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Stomach flu hits area

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Some doctors are seeing an increase in stomach flu in the area.

Dr. Kamille Sherman, family medicine, Dickinson Medcenter One Clinic, said there has been an increase in gastroenteritis since Thanksgiving.

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"Stomach flu is not the same as what some people refer to as the flu or influenza (a contagious respiratory illness caused by influenza viruses)," Sherman said. "The symptoms are different. With influenza, the symptoms include fever, runny nose, cough and muscle aches.

"Gastroenteritis symptoms include vomiting, diarrhea and abdominal cramps."

Gastroenteritis is usually caused by a seasonal virus called the noro virus, said Sarah Weninger, North Dakota Department of Health epidemiologist.

"It's highly contagious. Just 10 viral particles can make you sick," Weninger said. "In a home situation it can be spread through food, so we recommend that people who are sick not prepare food for their families."

Sherman said the best steps are to practice good hand washing and avoid sharing cups, bottles and utensils. Getting the flu shot does not prevent gastroenteritis.

Stay hydrated, Sherman said.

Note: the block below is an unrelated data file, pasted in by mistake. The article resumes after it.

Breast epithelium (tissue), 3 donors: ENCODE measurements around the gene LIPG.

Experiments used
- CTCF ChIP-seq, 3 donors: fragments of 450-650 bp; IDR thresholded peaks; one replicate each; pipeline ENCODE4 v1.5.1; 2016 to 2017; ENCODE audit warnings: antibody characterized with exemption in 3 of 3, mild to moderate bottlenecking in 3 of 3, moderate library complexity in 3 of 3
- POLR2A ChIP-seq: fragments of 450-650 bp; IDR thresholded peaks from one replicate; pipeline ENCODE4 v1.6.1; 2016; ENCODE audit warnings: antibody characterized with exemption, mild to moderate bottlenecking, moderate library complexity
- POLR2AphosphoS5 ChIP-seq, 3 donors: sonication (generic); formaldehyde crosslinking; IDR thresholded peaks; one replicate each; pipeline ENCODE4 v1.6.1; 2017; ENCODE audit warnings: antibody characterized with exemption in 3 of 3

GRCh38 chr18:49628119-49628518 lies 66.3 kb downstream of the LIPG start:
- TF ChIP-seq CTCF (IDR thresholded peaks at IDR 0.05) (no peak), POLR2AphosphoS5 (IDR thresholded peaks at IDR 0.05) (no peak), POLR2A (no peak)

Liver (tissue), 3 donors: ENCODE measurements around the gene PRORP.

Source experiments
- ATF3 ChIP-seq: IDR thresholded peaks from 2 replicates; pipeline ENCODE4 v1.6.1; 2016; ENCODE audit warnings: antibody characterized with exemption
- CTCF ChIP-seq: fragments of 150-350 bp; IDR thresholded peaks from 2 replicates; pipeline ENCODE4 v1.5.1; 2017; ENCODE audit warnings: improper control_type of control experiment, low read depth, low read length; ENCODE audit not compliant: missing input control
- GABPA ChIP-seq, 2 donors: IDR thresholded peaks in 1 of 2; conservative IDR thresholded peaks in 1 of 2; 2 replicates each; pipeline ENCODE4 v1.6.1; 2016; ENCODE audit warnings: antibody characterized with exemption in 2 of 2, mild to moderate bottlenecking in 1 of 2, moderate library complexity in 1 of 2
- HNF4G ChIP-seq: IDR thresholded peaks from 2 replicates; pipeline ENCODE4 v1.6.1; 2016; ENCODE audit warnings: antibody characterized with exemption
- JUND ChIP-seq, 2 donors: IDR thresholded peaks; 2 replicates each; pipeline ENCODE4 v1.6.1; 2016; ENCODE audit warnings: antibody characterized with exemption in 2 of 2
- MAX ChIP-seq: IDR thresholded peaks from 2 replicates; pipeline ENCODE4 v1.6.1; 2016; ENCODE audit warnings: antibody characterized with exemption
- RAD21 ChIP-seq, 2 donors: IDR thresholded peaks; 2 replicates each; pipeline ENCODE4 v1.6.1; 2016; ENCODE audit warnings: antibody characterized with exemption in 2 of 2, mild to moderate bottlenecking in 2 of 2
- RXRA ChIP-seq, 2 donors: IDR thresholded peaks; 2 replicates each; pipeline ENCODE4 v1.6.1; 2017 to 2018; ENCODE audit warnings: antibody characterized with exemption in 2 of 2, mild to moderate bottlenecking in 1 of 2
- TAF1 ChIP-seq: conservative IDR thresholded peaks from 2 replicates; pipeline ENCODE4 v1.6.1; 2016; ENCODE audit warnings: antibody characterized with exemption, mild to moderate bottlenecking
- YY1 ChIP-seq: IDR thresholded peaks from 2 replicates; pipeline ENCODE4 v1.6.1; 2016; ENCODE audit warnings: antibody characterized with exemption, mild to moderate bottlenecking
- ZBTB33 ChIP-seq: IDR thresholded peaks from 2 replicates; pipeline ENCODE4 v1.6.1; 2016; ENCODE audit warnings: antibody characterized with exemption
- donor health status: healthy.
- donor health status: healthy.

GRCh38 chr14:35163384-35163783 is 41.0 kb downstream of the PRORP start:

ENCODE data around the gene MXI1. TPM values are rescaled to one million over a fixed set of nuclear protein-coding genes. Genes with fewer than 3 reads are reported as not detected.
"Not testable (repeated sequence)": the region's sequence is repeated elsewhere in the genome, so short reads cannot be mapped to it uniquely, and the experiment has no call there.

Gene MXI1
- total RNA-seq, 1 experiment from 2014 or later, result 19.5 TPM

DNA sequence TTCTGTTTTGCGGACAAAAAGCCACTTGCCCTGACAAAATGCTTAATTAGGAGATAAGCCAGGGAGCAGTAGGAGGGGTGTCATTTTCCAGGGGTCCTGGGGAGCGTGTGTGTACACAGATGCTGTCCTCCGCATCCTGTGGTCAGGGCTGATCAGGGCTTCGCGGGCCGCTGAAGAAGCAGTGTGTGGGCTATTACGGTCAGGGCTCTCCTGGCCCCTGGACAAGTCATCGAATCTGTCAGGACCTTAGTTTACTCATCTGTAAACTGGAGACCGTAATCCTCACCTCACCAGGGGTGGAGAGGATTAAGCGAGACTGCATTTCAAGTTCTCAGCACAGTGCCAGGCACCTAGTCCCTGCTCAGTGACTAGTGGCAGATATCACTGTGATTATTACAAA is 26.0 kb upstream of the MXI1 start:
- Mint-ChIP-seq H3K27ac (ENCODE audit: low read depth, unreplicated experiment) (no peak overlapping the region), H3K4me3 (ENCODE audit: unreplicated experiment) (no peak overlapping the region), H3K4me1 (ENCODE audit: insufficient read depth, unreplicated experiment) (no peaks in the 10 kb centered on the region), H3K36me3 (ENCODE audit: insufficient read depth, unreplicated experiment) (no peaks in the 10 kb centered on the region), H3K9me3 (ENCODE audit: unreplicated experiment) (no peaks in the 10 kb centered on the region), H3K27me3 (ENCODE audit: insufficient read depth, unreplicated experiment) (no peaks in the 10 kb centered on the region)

"Typically there is no medicine to cure the stomach flu but there are medications that can help with nausea and or cramps," she said. "In extreme cases of dehydration IV fluids may need to be administered."

Sherman said the best thing to do is see a doctor and if the symptoms last more than a few days, stool cultures may be taken in an effort to possibly identify a bacterial infection.

Sherman also said bland foods such as bananas, rice, applesauce and toast are safer foods to eat for those who have gastroenteritis.

"Staying away from dairy for a couple of days can aid in recovery," Sherman said.

Preventing illness, or cleaning up after one, has kept at least one local carpet cleaning business hopping.

"We have however gotten more calls from people wanting to get their carpets cleaned as a preventative measure to avoid getting sick," said Anita Weiler, Dave's Quality Carpet Care owner and manager.

St. Joseph's Hospital staff said they have not seen an increase in stomach flu and calls to Great Plains Clinic on Wednesday and Thursday were not returned.

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